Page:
Ted Hood - What he’s done - Soundings Online

Ted Hood - What he’s done

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If you are among those who aren’t quite sure whether this is the Hood who made the first in-mast furling or the one who designed the first center cockpit walkthrough, here is a brief primer on the man who is both.

If you are among those who aren’t quite sure whether this is the Hood who made the first in-mast furling or the one who designed the first center cockpit walkthrough, here is a brief primer on the man who is both.

Read the other story in this package:   Boating’s peerless idea man

• Early 1950s: Develops a superior sailcloth out of a new synthetic yarn called Dacron and, from his Little Harbor property in Marblehead, Mass., becomes the sailmaker to the big-time racers from the New York Yacht Club.

• 1958: Invited to crew aboard the America’s Cup contender Vim and to bring along some sails.

• 1959: Designs and builds his first cruising boat, Robin, an immediate race winner.

• 1962: Designs the radical America’s Cup 12 Meter Nefertiti, which fails to be chosen to defend.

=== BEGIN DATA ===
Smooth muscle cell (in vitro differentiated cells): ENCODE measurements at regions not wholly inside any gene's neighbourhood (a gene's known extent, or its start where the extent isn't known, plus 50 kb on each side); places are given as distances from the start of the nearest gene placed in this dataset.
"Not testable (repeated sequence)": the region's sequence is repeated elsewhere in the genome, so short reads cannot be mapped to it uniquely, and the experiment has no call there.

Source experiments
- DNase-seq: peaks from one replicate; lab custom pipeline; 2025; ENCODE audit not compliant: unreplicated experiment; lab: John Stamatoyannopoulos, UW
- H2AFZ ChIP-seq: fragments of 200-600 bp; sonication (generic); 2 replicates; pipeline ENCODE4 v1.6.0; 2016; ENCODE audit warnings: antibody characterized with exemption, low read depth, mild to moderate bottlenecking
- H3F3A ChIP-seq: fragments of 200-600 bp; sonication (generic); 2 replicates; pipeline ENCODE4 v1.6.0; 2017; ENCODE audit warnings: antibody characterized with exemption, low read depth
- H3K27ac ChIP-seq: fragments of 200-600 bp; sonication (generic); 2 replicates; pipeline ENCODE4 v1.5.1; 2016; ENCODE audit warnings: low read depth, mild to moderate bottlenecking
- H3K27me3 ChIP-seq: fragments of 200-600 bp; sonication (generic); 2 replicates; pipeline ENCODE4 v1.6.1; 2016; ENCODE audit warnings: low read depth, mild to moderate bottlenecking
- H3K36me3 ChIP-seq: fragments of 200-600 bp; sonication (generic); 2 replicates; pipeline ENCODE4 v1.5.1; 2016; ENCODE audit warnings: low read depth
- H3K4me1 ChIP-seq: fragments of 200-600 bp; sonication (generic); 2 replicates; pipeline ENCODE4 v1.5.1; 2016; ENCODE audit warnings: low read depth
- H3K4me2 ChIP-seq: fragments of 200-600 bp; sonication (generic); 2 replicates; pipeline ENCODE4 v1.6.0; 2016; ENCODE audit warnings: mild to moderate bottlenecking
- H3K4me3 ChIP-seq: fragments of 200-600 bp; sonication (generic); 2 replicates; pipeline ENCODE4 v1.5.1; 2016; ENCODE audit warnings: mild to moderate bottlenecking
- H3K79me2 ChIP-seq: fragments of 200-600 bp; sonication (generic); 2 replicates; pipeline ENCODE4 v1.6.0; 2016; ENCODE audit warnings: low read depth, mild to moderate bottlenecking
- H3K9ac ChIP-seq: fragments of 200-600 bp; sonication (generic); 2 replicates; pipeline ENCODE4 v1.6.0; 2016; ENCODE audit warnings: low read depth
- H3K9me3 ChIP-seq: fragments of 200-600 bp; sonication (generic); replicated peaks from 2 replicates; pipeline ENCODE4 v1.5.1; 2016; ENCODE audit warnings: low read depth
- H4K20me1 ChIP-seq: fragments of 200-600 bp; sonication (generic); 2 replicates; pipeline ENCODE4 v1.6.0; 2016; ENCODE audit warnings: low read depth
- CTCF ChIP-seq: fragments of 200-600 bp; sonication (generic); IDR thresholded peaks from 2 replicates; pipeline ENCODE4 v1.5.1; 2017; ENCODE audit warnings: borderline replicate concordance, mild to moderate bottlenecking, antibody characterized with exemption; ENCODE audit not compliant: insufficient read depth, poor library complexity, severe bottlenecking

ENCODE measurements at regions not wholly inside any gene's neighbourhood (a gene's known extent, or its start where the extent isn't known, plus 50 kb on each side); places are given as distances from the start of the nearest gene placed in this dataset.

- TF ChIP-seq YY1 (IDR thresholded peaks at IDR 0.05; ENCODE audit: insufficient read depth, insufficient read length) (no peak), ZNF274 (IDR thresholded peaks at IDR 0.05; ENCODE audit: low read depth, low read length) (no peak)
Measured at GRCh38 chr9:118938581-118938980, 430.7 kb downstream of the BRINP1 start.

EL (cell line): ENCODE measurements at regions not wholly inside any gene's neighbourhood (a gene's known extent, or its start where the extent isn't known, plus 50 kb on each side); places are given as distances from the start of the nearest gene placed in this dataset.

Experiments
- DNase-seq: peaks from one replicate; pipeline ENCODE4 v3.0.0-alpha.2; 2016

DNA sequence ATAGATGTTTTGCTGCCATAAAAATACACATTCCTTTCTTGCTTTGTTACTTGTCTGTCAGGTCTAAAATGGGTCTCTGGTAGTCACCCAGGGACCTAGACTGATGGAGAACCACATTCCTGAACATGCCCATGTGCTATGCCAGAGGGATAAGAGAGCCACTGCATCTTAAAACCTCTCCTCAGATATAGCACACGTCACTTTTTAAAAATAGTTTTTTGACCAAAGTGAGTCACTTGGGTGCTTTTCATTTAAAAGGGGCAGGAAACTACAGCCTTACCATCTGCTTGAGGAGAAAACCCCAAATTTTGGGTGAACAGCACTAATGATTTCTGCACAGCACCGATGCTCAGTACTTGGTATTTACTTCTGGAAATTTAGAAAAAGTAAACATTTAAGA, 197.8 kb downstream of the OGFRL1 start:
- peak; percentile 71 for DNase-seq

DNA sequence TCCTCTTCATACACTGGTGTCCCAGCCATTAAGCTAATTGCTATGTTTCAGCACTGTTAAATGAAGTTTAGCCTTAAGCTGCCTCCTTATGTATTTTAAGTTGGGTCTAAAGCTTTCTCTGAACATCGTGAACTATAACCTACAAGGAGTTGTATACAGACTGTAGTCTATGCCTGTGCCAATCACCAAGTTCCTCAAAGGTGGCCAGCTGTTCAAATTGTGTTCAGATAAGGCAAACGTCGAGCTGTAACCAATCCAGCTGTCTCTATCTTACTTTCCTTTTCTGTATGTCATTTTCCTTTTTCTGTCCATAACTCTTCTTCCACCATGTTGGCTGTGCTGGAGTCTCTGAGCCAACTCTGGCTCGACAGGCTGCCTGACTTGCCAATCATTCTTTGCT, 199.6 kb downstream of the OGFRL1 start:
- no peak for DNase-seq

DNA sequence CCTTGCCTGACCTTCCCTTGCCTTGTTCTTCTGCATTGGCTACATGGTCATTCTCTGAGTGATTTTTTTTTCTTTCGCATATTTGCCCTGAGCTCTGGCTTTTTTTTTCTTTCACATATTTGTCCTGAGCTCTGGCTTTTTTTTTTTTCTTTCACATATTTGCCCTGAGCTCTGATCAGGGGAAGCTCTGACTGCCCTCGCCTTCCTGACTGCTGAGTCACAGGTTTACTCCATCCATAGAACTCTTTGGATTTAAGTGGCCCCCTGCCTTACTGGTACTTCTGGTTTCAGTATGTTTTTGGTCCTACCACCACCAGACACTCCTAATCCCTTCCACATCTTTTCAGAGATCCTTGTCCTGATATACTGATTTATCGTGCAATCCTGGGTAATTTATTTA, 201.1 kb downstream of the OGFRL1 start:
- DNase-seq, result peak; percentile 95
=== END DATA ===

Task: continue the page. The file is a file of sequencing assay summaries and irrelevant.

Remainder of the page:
• 1966: Introduces a radical hull shape known as the whale body, challenging all preconceptions about efficient yacht design.

• 1968: Wins the Newport-Bermuda Race with this design.

• 1974: Named skipper of Courageous, a Sparkman & Stevens design, and wins the America’s Cup, in addition to numerous other big-time ocean races in his own designs.

• 1977: Designs Cup contender Independence, which also fails to be chosen to defend.

• Into the 1980s: Hood Sails is the world’s largest sailmaker and continues to suit Cup boats with its sails.

• Mid-1980s: Sells the sailmaking business and starts Little Harbor Yachts, building semicustom sailboats and becoming one of the first major designers to build boats in Taiwan.

• 1985: Designs American Promise, which Dodge Morgan sails solo around the world non-stop in a record 150 days.

• 1987: Moves his business from Marblehead to Portsmouth, R.I., where he starts building powerboats and creates the Ocean State’s largest boatyard.

• 1999: Sells his entire operation to The Hinckley Co. and moves more assertively into power yacht design, having sold thousands of yachts of his design.

• 2006: Receives PassageMaker magazine’s first Lifetime Achievement Award.

These are some of the high points of an obviously varied career. “There are just thousands of some very small and some significant concepts that he brought to sailing,” says longtime friend E. Paul Casey.

Indeed, Hood’s life has always been as much concerned with looking at the tiny details as focusing on the grand sweep of things. He concedes that while aesthetics are very important to him, it is function that drives him. And the details are what combine to produce the function that, 65 years after his first design, he still seeks.